FSS > Undergraduate Division > Letters & Science > UC Berkeley

Plant and Microbial Biology 24, Section 1
Encounters with Plants: First-hand Experiences with the Culture, Lore, and History of Plants (1 unit, P/NP)
Professor Lewis Feldman
Tuesday 11:00-12:00, 201 Giannini Hall, Class number: 24325

Course Threads Food for Thought This seminar is meant to provide students the opportunity to explore ways plants have touched or influenced their lives, both personally and in an historical sense. Examples could include unique cultural uses of plants, perhaps as foods or medicines, or in a ceremonial way. As well, you could also use this seminar to explore an aspect of plants in which you may have an interest and about which you would like to learn more, such as the ways plants figure into art (e.g., Rousseau’s Jungle paintings). Plants too have recently been associated with controversial issues, such as genetically engineered foods and with so-called crop circles. We want to use this seminar as a way of expanding our appreciation and understanding of this unique group of organisms. For the first few meetings we will have talks/discussions from individuals whose daily lives involve plants. For the remaining weeks each student will present a 20-minute “seminar” on a plant topic in which they have an interest. This talk should be based on readings and could also involve some personal, firsthand experiences with plants. Additionally, this seminar will expose students to the great breadth and variety of botanical resources available at Berkeley; it will include field trips to the Botanical Garden and the Herbaria, and a tour of the trees of the Berkeley campus. For students thinking of majoring in the biological sciences, with an emphasis on plants, this course will provide them an overview of plant-related opportunities (e.g., research experiences, resources, faculty contacts) with which to explore their interest (and possible major) in plants. This is a Course Threads Theme Seminar. This seminar is part of the Food for Thought Seminar Series.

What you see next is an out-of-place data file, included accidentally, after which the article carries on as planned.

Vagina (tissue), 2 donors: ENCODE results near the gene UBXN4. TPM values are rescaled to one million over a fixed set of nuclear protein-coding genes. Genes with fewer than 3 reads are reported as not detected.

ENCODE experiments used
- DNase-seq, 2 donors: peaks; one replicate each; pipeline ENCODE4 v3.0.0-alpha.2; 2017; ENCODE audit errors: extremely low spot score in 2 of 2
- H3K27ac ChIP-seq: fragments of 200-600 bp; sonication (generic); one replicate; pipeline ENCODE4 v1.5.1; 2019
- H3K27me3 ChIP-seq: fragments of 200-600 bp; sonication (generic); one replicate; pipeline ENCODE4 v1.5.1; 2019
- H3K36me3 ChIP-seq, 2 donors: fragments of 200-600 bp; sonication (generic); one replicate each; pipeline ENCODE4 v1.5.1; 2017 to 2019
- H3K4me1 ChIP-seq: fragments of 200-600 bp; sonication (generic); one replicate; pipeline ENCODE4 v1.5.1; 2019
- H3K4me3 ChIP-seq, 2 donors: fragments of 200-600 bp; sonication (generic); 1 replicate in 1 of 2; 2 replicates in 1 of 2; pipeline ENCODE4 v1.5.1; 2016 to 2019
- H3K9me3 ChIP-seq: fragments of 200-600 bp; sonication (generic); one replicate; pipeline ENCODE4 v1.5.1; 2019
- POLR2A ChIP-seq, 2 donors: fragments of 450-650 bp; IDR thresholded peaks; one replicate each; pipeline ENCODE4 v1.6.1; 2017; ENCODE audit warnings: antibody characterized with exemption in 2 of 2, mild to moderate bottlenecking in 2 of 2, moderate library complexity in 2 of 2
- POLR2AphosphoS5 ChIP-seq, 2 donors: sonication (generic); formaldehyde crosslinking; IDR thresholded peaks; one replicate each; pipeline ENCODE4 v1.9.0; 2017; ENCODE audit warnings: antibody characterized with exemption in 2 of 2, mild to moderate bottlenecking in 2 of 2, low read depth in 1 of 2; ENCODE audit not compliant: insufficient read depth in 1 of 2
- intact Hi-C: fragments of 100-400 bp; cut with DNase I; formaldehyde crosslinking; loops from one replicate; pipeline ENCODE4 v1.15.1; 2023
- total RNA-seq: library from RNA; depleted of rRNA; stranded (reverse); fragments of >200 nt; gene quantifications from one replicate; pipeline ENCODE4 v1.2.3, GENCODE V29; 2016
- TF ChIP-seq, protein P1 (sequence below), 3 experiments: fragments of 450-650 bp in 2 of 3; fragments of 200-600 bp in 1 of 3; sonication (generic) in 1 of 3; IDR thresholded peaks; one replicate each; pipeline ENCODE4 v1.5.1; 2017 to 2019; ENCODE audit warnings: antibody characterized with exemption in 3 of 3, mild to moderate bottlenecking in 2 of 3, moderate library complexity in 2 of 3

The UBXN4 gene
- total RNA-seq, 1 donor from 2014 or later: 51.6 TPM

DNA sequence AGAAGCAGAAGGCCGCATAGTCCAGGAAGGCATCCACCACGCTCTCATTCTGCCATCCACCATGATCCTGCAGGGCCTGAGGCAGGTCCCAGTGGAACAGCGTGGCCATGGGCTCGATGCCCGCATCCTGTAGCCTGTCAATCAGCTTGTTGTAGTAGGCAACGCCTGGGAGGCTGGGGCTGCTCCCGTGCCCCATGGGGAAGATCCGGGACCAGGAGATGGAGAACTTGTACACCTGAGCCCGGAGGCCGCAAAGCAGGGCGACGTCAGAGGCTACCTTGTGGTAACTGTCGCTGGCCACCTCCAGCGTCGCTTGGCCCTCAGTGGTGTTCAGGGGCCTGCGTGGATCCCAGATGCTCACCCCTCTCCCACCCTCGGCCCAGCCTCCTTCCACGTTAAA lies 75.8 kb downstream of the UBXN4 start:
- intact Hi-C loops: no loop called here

Lewis Feldman teaches Introductory Biology (Biology 1B) in which he hopes to convey the wonder and satisfaction of working with plants. He also teaches upper division courses in plant structure and physiology, and for his research investigates the developmental biology of roots. In his spare time he also serves as an Associate Dean in the College of Natural Resources.

Faculty web site: http://pmb.berkeley.edu/profile/lfeldman

Quotes from Fall 2016 seminar:

If you’re interested in learning about opportunities at Berkeley related to biology, then you should take this seminar and write down those opportunities.

It’s a great class with a great professor. The guest speakers are all very interesting and intelligent.

This course is very relaxed and is a great intro to the Berkeley campus/faculty.

"Professor Feldman was excellent, always helpful and interested in all of us, made the class that much more enjoyable." - fall 2008 student

"Professor did a great job of caring and making people feel welcome. It makes me feel like its possible to get involved in programs and access resources. It is definitely a nice class to have as a freshman." - fall 2008 student

"I not only felt very welcomed, but by the end of the semester the class did feel like a rather small family. A good start to my first semester here at Berkeley." - fall 2008 student

"The course is very enlightening and very fun. Professor Feldman is a really good professor who helps you with any kind of problem you are having at the university." - student in Fall 2006 seminar

"This class is a wonderful opportunity to explore new fields of biology and to meet great faculty." - student in Fall 2006 seminar

"This seminar exceeded my expectations and I found it to be a rewarding experience." - student in Fall 2006 seminar
Freshman and Sophomore Seminars are co-sponsored by the Undergraduate Division
of the College of Letters & Science and the Vice Provost for Undergraduate Education.
For further information about the program,
contact Alix Schwartz (alix@berkeley.edu / 642-8378).

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